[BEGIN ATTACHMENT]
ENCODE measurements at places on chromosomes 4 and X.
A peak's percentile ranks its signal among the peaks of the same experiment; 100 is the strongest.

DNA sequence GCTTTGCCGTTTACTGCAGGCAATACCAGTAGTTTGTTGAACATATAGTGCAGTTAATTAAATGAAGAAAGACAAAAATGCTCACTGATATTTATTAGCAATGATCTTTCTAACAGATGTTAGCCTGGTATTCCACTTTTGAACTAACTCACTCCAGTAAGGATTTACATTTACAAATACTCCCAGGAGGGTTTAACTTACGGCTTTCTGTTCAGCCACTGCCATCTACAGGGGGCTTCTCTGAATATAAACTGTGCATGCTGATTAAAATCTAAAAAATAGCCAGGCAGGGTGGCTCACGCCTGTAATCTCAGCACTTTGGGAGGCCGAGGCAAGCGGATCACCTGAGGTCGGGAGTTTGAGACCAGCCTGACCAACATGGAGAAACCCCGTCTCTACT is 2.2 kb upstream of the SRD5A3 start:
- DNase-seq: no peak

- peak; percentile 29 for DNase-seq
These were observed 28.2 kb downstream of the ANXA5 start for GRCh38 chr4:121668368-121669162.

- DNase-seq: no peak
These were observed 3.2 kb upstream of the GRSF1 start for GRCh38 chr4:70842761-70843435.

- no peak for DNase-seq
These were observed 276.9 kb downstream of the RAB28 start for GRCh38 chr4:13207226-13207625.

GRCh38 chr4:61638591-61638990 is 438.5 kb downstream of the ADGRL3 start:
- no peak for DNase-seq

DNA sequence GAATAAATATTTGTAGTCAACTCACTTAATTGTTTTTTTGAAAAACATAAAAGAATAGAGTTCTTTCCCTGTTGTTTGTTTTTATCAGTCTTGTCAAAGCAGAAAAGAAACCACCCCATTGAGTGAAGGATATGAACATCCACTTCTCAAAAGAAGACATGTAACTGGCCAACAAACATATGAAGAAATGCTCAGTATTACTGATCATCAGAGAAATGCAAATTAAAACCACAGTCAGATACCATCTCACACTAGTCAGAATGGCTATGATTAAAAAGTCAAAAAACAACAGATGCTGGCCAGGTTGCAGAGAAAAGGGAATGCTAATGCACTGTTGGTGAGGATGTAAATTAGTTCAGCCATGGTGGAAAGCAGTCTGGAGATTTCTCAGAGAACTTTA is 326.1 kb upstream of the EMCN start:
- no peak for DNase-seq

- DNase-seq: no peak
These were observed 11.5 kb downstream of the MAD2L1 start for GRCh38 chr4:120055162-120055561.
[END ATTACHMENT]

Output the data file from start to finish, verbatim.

ENCODE measurements at places on chromosomes 4 and X.
A peak's percentile ranks its signal among the peaks of the same experiment; 100 is the strongest.

DNA sequence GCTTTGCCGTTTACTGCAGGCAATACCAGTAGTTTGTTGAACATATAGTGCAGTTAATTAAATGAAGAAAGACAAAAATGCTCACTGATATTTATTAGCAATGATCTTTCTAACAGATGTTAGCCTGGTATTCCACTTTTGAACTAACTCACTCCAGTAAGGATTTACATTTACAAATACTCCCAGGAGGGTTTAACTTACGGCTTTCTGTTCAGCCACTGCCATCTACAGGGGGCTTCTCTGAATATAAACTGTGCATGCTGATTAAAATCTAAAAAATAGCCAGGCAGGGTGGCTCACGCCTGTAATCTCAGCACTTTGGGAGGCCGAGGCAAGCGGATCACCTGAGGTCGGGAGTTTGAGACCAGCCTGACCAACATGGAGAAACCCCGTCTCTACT is 2.2 kb upstream of the SRD5A3 start:
- DNase-seq: no peak

- peak; percentile 29 for DNase-seq
These were observed 28.2 kb downstream of the ANXA5 start for GRCh38 chr4:121668368-121669162.

- DNase-seq: no peak
These were observed 3.2 kb upstream of the GRSF1 start for GRCh38 chr4:70842761-70843435.

- no peak for DNase-seq
These were observed 276.9 kb downstream of the RAB28 start for GRCh38 chr4:13207226-13207625.

GRCh38 chr4:61638591-61638990 is 438.5 kb downstream of the ADGRL3 start:
- no peak for DNase-seq

DNA sequence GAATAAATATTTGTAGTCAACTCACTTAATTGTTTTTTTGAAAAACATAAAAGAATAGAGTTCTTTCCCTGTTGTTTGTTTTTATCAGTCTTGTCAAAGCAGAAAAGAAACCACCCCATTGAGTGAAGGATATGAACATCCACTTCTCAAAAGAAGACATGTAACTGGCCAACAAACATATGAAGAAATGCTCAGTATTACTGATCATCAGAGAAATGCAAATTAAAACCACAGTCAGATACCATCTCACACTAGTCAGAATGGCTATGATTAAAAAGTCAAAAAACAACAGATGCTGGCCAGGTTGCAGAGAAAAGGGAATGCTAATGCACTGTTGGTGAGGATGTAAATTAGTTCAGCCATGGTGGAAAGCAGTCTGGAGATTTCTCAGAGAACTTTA is 326.1 kb upstream of the EMCN start:
- no peak for DNase-seq

- DNase-seq: no peak
These were observed 11.5 kb downstream of the MAD2L1 start for GRCh38 chr4:120055162-120055561.